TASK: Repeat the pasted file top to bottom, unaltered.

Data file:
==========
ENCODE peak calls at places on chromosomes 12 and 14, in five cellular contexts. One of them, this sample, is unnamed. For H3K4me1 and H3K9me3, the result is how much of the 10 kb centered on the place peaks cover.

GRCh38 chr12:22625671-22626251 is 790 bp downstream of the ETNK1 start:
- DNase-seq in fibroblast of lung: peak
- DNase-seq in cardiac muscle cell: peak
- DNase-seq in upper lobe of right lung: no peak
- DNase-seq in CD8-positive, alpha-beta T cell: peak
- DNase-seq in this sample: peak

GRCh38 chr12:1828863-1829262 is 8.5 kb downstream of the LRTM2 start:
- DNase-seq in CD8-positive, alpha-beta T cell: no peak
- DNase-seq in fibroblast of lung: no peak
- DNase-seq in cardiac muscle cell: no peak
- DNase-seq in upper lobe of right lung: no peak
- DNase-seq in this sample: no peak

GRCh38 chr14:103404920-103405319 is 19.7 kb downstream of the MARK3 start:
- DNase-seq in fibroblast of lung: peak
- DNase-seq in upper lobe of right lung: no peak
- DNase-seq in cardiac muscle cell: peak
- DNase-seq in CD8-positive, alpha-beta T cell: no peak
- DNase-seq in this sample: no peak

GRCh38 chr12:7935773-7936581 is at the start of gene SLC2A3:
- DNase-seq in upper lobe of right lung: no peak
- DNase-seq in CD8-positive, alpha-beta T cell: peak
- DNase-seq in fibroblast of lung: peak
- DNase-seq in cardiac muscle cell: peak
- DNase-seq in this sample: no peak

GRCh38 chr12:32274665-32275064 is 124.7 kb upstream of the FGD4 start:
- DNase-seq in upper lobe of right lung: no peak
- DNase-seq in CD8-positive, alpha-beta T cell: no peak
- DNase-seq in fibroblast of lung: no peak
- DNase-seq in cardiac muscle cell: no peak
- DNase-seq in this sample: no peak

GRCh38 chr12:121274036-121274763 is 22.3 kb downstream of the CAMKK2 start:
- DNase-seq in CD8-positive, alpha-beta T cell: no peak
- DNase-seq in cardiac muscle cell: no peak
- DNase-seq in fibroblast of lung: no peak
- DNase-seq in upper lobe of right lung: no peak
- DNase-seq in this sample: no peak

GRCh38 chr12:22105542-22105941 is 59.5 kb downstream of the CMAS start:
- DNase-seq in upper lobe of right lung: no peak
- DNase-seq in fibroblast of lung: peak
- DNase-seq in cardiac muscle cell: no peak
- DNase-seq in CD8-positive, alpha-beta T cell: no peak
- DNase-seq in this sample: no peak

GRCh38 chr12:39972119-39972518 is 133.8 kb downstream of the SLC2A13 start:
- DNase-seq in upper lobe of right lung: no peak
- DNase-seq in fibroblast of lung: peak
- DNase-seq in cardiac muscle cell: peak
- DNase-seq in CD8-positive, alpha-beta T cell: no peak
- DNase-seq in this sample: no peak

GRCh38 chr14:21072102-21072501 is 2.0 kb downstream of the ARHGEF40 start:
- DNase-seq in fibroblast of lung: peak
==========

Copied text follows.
ENCODE peak calls at places on chromosomes 12 and 14, in five cellular contexts. One of them, this sample, is unnamed. For H3K4me1 and H3K9me3, the result is how much of the 10 kb centered on the place peaks cover.

GRCh38 chr12:22625671-22626251 is 790 bp downstream of the ETNK1 start:
- DNase-seq in fibroblast of lung: peak
- DNase-seq in cardiac muscle cell: peak
- DNase-seq in upper lobe of right lung: no peak
- DNase-seq in CD8-positive, alpha-beta T cell: peak
- DNase-seq in this sample: peak

GRCh38 chr12:1828863-1829262 is 8.5 kb downstream of the LRTM2 start:
- DNase-seq in CD8-positive, alpha-beta T cell: no peak
- DNase-seq in fibroblast of lung: no peak
- DNase-seq in cardiac muscle cell: no peak
- DNase-seq in upper lobe of right lung: no peak
- DNase-seq in this sample: no peak

GRCh38 chr14:103404920-103405319 is 19.7 kb downstream of the MARK3 start:
- DNase-seq in fibroblast of lung: peak
- DNase-seq in upper lobe of right lung: no peak
- DNase-seq in cardiac muscle cell: peak
- DNase-seq in CD8-positive, alpha-beta T cell: no peak
- DNase-seq in this sample: no peak

GRCh38 chr12:7935773-7936581 is at the start of gene SLC2A3:
- DNase-seq in upper lobe of right lung: no peak
- DNase-seq in CD8-positive, alpha-beta T cell: peak
- DNase-seq in fibroblast of lung: peak
- DNase-seq in cardiac muscle cell: peak
- DNase-seq in this sample: no peak

GRCh38 chr12:32274665-32275064 is 124.7 kb upstream of the FGD4 start:
- DNase-seq in upper lobe of right lung: no peak
- DNase-seq in CD8-positive, alpha-beta T cell: no peak
- DNase-seq in fibroblast of lung: no peak
- DNase-seq in cardiac muscle cell: no peak
- DNase-seq in this sample: no peak

GRCh38 chr12:121274036-121274763 is 22.3 kb downstream of the CAMKK2 start:
- DNase-seq in CD8-positive, alpha-beta T cell: no peak
- DNase-seq in cardiac muscle cell: no peak
- DNase-seq in fibroblast of lung: no peak
- DNase-seq in upper lobe of right lung: no peak
- DNase-seq in this sample: no peak

GRCh38 chr12:22105542-22105941 is 59.5 kb downstream of the CMAS start:
- DNase-seq in upper lobe of right lung: no peak
- DNase-seq in fibroblast of lung: peak
- DNase-seq in cardiac muscle cell: no peak
- DNase-seq in CD8-positive, alpha-beta T cell: no peak
- DNase-seq in this sample: no peak

GRCh38 chr12:39972119-39972518 is 133.8 kb downstream of the SLC2A13 start:
- DNase-seq in upper lobe of right lung: no peak
- DNase-seq in fibroblast of lung: peak
- DNase-seq in cardiac muscle cell: peak
- DNase-seq in CD8-positive, alpha-beta T cell: no peak
- DNase-seq in this sample: no peak

GRCh38 chr14:21072102-21072501 is 2.0 kb downstream of the ARHGEF40 start:
- DNase-seq in fibroblast of lung: peak